The data for young adults aged 18-25 years in Kentucky is as follows:
- Past-year marijuana use was reported by 27.2% of young adults in Kentucky in 2017-2019 compared to 25.4% in 2002-2004. During a similar timeframe, the US national average increased from 28.7% in 2002-2004 to 35.0% in 2017-2019.
- Past-year marijuana use disorder was reported in 2.8% of young adults aged 18-25 years in Kentucky in 2017-2019, compared to 4.4% in 2002-2004. The US national average changed from 6.0% in 2002-2004 to 5.6% in 2017-2019.
- Past-year opioid use disorder was reported in 1.1% of young adults in Kentucky in 2017-2019 compared to 1.4% in 2015-2017. The US national average changed from 1.3% in 2015-2017 to 1.0% in 2017-2019.
- Past-year illicit drug use disorder was reported in 4.7% of Kentucky residents aged 18-25 years in 2017-2019 compared to 7.0% in 2015-2017. The US national average was around 7.2% to 7.5% during this time period.
- Past-month binge alcohol use was reported by 30.7% of young adults in 2017-2019 compared to 33.1% in 2015-2017. The US national average in 2017-2019 was 35.4% showing binge alcohol use in Kentucky is better than the country as a whole.
- Past-year alcohol use disorder among young adults aged 18-25 was reported in 6.9% of Kentucky residents in 2017-2019, compared to 13.9% in 2002-2004. The US national average for 2017-2019 was 9.8%. Kentucky therefore has a lower percentage of young adults battling alcohol use disorder than the US as a whole.
- Past-year substance use disorder was reported in 10.3% of young adults aged 18-25 years in Kentucky in 2017-2019 compared to 12.7% in 2015-2017. The national average has hovered between 15.1% and 14.7% during this time.
KENTUCKY RESIDENTS 12 YEARS OF AGE AND OLDER
The Behavioral Health Barometer also found the following for 2017-2019 in Kentucky residents aged 12 years and older:
- Past-year marijuana use: 14.6% (US average 16.2%)
- Past-year marijuana use disorder: 1.5% (US average 1.6%)
- Past-year heroin use: 0.42% (US average 0.30%)
- Past-year prescription painkiller misuse: 4.4% (US average 3.7%)
- Past-year opioid use disorder: 1.3% (US average 0.7%)
- Past-year illicit drug use disorder: 3.3% (US average 2.9%)
- Past-year alcohol use disorder: 5.0% (US average 5.3%)
- Past-year substance use disorder: 7.5% (US average 7.4%)
- Number of people enrolled in substance use treatment (single day counts for 2019): 28,452
- Number of people enrolled in opioid treatment programs (single day counts for 2019): 4,282
- Problems among people enrolled in treatment: 61.0% drug problem only, 9.5% alcohol problem only, 29.5% both drug and alcohol problems
WHAT IS DUAL DIAGNOSIS?
Dual diagnosis refers to a co-occurrence of a substance abuse and mental health disorders in an individual, for example, alcohol use disorder and major depressive disorder.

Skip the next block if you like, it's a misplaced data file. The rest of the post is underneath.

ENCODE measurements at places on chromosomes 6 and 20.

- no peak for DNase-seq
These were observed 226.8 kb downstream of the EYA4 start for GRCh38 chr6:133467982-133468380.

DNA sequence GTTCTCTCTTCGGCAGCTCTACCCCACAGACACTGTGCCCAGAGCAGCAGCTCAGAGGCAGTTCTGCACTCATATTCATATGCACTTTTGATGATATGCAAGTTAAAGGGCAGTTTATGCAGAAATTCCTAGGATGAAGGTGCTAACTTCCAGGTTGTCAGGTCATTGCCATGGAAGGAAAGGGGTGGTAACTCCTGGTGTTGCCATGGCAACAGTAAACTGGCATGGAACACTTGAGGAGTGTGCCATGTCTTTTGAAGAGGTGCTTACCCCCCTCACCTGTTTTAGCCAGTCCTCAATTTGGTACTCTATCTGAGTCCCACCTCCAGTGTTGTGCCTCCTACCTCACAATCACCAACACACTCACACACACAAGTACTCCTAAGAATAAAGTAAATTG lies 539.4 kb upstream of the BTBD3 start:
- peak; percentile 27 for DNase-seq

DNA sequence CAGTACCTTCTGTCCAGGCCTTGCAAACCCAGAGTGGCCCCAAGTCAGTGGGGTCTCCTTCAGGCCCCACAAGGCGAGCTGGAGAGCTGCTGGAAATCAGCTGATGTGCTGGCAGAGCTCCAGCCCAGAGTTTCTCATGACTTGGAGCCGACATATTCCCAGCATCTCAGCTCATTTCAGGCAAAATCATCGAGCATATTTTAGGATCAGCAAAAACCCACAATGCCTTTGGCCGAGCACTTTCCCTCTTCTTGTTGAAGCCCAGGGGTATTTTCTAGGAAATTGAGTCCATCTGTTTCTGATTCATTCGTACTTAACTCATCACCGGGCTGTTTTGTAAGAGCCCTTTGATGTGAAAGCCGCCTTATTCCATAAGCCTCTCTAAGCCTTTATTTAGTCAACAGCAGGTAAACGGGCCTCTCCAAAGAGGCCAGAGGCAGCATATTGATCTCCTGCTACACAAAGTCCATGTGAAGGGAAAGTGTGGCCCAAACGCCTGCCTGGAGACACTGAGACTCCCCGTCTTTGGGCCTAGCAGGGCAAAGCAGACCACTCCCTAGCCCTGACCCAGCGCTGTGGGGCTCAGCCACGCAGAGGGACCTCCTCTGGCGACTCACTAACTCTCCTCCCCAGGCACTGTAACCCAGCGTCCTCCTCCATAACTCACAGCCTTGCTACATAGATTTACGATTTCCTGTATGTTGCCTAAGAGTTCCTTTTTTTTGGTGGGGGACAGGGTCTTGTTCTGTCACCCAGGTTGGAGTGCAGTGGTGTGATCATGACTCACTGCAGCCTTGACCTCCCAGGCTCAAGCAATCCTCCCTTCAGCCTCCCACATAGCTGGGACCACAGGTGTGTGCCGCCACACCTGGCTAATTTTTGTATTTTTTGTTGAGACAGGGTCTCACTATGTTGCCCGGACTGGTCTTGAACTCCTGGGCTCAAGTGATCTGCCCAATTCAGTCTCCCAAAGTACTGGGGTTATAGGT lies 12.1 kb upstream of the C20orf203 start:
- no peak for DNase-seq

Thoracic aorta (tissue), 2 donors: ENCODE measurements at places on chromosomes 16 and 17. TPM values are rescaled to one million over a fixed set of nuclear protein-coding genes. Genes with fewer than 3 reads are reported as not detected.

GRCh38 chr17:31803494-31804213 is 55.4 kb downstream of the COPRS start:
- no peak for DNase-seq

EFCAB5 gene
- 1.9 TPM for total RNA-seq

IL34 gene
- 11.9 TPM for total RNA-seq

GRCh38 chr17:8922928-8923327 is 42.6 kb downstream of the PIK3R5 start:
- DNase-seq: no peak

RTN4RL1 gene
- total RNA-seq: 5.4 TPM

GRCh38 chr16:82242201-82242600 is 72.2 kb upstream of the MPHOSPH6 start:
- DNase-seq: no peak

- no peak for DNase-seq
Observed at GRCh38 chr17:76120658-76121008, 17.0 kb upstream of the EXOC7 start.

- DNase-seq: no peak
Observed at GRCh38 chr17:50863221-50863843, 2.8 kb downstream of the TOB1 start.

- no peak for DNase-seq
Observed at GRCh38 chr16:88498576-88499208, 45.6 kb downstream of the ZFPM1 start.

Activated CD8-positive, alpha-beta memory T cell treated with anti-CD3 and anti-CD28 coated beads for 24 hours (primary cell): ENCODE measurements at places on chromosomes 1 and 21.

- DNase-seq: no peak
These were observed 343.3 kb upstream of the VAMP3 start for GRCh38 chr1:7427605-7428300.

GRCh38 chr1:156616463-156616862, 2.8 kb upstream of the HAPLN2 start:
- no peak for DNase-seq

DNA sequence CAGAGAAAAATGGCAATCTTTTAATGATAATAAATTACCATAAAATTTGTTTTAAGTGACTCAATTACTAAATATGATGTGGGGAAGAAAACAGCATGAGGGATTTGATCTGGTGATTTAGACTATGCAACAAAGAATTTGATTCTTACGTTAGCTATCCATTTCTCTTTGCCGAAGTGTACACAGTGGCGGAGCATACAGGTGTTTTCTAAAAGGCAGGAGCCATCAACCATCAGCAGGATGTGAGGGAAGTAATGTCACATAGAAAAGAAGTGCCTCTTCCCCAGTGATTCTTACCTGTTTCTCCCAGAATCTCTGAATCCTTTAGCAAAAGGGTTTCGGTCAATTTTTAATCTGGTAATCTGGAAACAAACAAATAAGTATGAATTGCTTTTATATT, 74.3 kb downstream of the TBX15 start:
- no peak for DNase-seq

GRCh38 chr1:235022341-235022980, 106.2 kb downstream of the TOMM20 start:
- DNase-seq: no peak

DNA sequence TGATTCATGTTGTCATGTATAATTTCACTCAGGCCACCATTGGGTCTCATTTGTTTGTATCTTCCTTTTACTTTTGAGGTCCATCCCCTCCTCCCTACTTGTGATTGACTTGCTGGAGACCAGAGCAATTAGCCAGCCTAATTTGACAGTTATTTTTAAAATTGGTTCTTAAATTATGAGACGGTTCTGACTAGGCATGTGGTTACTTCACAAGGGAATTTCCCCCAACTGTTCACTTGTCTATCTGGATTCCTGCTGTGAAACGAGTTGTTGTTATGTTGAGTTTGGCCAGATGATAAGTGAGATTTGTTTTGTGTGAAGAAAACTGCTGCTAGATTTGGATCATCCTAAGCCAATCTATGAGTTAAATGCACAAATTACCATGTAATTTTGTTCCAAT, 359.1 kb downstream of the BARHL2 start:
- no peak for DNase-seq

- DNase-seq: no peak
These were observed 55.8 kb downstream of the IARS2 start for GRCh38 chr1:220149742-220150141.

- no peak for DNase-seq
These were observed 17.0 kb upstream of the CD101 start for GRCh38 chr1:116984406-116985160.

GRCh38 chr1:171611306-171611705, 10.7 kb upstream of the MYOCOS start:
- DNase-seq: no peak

It is a complex and challenging condition that requires a comprehensive approach to treatment. Understanding the link between substance abuse and mental health disorders is crucial in providing effective care and support to anyone with these co-occurring conditions.
When someone has a dual diagnosis, both the substance abuse and mental health disorder can interact and worsen each other. In other words, substance abuse can worsen mental health symptoms, and mental health disorders can increase the risk of substance abuse as a form of self-medication or escape. This intertwined relationship makes it imperative to address both issues simultaneously.
WHAT IS THE MOST EFFECTIVE TREATMENT FOR DUAL DIAGNOSIS?
Integrated treatment is essential for anyone who has co-occurring substance abuse and mental health conditions. This involves a holistic approach that accounts for the connections between substance abuse and mental health disorders. Instead of treating each condition separately, an integrated treatment approach focuses on the person as a whole, with an aim to address the underlying causes that led to these issues in the first place. The goal is to treat the root cause of the substance abuse and mental illness and promote overall wellbeing.
WHAT HAPPENS DURING INTEGRATED TREATMENT FOR A DUAL DIAGNOSIS?
In an integrated treatment program, you can expect to receive a range of services and interventions. These may include individual counseling, group therapy, medication management, education, behavioral interventions, and aftercare support to prevent relapse.
The treatment team usually consists of mental health professionals and specialists in substance abuse and addiction. These professionals collaborate to develop an individualized treatment plan that addresses your unique needs and challenges.
The good thing about integrated treatment is that it acknowledges that recovery is a journey which requires ongoing support and care. The emphasis is on building a strong support network and learning healthy coping strategies for the long-term. By addressing both substance abuse and mental health disorders together, an integrated treatment program gives you the best chance of achieving long-term recovery and mental wellbeing.
Call the National Drug Helpline on 1-844-289-0879 to find integrated treatment programs for dual diagnosis in Kentucky.
- Centers for Disease Control and Prevention. Kentucky Youth Risk Behavior Survey 2021. Available online. Accessed on July 18, 2023.
- SAMHSA. Behavioral Health Barometer Kentucky. Available online. Accessed on July 17, 2023.
Last updated: July 25, 2023